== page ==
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Monday, June 25, 2018

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The Australian Province



The Oblates arrived in Western Australia in 1894, taking charge of Fremantle Parish and a reform school.

For many years, the crippling distance in Australia prevented the Oblates from expanding their mission.   From 1894 to 1900, the Australian Oblate mission was a part of the British Province.  

The Oblates moved from the west coast to the east coast in 1926, to Sorrento.   The new Oblate parish comprised the south-western end of the Mornington Peninsula from the small settlement of Rye.

Missions and Retreats...

Thanks to an increased recruitment in the home Province in the 1920s, a new chapter in the Australian Oblate history was allowed to officially begin- the preaching of missions and retreats.   From the beginning the Oblates in Australia had thought of themselves as missionaries in this sense.   Despite minimal personnel, the Oblates had often preached retreats and a few missions from Fremantle.   Finally, this facet of Oblate ministry could become a reality.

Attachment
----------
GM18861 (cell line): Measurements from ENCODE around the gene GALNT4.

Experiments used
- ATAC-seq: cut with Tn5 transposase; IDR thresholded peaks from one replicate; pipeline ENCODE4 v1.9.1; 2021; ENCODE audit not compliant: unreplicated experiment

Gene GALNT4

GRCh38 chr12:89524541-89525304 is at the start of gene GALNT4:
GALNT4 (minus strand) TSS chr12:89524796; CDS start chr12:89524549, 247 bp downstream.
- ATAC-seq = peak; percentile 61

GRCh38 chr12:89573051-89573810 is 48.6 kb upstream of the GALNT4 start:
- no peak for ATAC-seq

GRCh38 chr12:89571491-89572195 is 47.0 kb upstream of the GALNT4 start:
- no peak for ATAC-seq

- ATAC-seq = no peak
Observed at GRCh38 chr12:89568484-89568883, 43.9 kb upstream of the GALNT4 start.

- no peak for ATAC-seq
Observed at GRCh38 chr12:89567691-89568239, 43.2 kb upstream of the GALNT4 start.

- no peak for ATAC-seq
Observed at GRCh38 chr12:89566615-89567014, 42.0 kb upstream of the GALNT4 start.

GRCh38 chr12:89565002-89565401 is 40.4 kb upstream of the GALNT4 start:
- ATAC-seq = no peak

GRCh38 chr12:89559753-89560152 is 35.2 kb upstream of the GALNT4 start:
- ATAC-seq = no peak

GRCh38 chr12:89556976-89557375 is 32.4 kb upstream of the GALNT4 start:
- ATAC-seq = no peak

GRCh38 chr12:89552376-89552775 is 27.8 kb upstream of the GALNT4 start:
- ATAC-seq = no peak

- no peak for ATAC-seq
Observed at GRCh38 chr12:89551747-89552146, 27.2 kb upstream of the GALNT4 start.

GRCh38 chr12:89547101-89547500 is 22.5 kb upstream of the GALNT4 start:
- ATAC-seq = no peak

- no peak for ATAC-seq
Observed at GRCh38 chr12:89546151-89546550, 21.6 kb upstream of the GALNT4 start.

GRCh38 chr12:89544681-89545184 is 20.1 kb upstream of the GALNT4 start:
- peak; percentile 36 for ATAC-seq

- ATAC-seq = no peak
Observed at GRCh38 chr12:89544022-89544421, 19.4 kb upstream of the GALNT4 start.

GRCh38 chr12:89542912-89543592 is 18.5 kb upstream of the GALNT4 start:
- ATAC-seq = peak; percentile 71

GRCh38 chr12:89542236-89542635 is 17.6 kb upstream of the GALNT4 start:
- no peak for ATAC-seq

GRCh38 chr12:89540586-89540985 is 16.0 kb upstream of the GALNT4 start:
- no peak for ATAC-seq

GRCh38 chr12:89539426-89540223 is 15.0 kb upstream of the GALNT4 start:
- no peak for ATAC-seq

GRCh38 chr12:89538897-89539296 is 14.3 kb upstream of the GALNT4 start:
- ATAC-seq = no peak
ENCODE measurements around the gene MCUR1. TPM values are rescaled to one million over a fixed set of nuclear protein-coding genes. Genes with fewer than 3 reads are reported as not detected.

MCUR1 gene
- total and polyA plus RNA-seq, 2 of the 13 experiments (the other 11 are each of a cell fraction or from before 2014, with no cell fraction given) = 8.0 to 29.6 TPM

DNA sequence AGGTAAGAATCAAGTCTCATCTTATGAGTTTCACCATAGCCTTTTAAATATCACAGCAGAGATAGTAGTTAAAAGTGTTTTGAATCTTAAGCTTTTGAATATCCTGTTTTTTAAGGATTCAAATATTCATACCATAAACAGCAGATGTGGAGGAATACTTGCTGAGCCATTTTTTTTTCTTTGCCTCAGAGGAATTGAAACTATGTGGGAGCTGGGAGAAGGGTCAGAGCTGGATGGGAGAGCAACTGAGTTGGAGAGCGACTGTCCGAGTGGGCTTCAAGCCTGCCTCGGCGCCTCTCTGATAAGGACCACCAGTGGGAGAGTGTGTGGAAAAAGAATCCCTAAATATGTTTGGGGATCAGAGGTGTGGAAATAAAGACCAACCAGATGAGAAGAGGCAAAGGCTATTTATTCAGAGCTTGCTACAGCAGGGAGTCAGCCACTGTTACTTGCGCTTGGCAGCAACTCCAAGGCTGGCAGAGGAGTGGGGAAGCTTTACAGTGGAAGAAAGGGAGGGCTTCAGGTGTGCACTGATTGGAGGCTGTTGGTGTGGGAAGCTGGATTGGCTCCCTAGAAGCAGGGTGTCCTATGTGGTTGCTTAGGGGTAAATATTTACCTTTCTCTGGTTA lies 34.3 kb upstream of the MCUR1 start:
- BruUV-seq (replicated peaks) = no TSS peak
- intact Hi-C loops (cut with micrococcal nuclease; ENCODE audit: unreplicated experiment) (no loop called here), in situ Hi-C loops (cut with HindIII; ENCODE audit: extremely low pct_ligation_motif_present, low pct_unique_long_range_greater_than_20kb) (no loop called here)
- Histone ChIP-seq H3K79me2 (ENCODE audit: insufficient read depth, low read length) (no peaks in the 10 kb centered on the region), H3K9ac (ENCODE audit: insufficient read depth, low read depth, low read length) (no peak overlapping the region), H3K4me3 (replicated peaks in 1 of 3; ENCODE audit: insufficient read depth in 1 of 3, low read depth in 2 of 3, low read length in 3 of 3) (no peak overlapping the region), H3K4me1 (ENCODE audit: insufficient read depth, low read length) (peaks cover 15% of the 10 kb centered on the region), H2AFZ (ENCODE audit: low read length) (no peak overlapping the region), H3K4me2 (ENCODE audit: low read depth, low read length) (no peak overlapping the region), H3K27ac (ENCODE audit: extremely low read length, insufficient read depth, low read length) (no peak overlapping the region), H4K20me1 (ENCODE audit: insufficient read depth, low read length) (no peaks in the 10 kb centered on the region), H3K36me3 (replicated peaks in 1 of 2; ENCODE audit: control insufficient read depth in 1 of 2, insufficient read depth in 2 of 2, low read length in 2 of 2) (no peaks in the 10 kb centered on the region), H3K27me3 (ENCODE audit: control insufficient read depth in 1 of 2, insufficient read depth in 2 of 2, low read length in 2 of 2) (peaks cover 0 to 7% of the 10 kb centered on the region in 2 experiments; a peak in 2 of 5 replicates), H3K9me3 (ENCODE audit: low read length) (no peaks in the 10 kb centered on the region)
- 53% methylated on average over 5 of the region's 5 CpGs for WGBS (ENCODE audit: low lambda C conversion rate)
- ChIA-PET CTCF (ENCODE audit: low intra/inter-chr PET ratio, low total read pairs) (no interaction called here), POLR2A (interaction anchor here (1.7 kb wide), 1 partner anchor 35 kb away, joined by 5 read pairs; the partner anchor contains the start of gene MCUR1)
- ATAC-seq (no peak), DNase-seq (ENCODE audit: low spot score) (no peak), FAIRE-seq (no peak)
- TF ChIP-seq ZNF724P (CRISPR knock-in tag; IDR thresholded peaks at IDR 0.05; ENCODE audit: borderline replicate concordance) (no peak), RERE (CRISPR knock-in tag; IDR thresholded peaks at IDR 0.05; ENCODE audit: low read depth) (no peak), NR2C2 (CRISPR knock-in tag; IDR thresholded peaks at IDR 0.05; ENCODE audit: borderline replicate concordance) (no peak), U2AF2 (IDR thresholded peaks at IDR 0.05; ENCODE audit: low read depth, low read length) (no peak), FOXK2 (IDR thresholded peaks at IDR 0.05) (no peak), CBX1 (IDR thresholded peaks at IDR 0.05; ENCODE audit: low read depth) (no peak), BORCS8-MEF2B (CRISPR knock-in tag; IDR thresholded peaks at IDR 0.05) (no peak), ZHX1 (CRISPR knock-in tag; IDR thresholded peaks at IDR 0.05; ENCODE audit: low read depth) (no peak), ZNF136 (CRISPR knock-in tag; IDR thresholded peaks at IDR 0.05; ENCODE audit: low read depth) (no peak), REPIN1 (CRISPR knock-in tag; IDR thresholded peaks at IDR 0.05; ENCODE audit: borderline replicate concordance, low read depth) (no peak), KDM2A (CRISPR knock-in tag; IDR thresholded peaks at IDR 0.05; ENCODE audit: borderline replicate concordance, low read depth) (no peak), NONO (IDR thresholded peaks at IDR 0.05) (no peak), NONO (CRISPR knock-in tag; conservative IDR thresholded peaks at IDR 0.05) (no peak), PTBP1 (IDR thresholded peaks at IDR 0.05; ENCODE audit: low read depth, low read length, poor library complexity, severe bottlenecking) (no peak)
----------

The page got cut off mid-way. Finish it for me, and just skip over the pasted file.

In 1935, the Oblates preached 40 missions and retreats in  Australia; and by 1948 this number had increased to 37 missions and 58 retreats.  Mighty distances had to be tackled and there were long absences on the mission trail.

Sorrento became a launching pad for a virtual explosion of missionary activity.  Through parish missions and retreats the Oblates became known throughout Australia, and even established a presence in Geelong, Victoria.

Affected by the war...

The immediate post-war years saw the Oblates still very localised in WA and Victoria.   The depression of the 1930s and the 1939-1945 war reduced the Oblates' contact with the home province in Ireland.